I’ve observed this radical ionizing technology since the mid 1970s when it was first used on clams at the reactor at the University of MA (Lowell) by friend and colleague Dr. Jack Mallett before he retired. I was against it then and I’m against this practice now.

  • MaryFinelli

    “’Ionizing radiation is a proven and effective food safety technology that can now be incorporated into an already robust modern system that ensures the wholesomeness of crustaceans,’ said Gavin Gibbons, NFI’s vice president for communications.”
    If the current system really was robust there would be no reason to resort to irradiation.
    When animals are raised in filthy, pathogen-breeding conditions, disease from food made from them is inevitable, and such ridiculous and hazardous measures as irradiation are resorted to out of sheer desperation. As noted in the article, it still won’t make it safe.

    • Kathryn

      I agree with what you said. It’s unfortunate the FDA needs to resort to irradiation to keep food safe.

      you mentioned that the food will still be unsafe after treatment. I think the reason they mention this is because irradiation does not negate the need for hygienic food handling and acceptable cooking methods. Irradiation is not a substitute for cooking to the proper internal temperature for shellfish, and customers should be aware that if handled improperly, shellfish can still cause foodborne illness, just like raw chicken will always pose a threat…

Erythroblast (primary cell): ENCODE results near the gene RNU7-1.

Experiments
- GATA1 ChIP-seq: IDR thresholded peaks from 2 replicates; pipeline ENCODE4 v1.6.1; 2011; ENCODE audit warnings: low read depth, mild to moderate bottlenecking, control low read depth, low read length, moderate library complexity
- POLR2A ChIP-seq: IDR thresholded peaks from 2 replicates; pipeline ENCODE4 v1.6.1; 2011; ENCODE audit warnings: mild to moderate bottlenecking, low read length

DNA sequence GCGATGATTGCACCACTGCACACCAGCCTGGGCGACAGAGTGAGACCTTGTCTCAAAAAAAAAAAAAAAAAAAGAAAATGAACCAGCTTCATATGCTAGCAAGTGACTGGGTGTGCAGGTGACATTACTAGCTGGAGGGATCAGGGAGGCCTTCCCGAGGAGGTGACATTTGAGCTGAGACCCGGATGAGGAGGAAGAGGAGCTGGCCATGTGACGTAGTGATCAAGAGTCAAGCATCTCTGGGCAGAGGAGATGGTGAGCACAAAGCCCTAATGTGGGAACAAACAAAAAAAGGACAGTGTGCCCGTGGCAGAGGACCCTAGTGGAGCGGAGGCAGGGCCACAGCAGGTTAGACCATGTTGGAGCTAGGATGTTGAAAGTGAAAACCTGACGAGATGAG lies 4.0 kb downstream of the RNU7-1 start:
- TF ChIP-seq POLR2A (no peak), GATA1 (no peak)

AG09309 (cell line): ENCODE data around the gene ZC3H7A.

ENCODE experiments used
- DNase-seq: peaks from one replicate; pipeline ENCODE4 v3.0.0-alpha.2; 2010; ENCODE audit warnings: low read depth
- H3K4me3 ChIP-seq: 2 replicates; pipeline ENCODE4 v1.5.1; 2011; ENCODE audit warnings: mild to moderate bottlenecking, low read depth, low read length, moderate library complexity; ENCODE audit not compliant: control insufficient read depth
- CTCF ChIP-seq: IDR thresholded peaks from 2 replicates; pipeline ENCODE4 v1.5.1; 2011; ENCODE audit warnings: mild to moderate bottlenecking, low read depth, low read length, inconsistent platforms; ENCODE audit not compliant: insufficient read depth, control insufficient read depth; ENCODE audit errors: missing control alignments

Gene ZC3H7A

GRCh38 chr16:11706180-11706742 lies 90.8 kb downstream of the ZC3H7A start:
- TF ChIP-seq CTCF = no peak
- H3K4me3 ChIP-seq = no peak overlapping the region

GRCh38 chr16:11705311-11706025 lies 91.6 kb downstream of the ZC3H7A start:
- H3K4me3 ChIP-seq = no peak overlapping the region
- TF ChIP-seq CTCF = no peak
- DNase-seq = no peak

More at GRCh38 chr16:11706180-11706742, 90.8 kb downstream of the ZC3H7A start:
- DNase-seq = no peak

• Oginikwe

    It doesn’t really matter what they do to it, you’re still eating pig manure and antibiotics. We’re supposed to celebrate getting rid of one out of three bad things?

    Today’s Seafood Special: Pig Manure, Antibiotics, and Diarrhea Bugs (Mother Jones) 1/23/2013: http://www.motherjones.com/environment/2013/01/imported-seafood-shrimp-fda

  • farmber

    That’s right, FDA — mask the problems caused by industrialized food production by zapping the symptoms. But its sad and outrageous how our food becomes no safer…

  • DCDawg913

    It’s about time! Unfortunately, the “pure food” activists will continue to denounce anything other than organic as being good enough for the citizens of the world, despite the fact that the citizens of the developed world, who eat GMO-, pesticide-, bacteria-, viral-, name your toxin- laden food (according to the purists) happen to have much longer life spans than those in the developing world who rely on subsistence farming, if they’re lucky enough to have land, to survive. The fact is, we live in an industrialized, urbanized society (in the US and much of the developed world), with fewer and fewer young people willing to take the risks involved in farming, and finding better opportunities in cities; therefore, our food production systems have moved to consolidation and large scale production to offset the inherent risks of farming. If you don’t like it, become a farmer and raise your own food, but be willing to take the risk and don’t beg me and my fellow non-paranoid taxpayers to bail you out when there is a drought or a disease that wipes out your crops…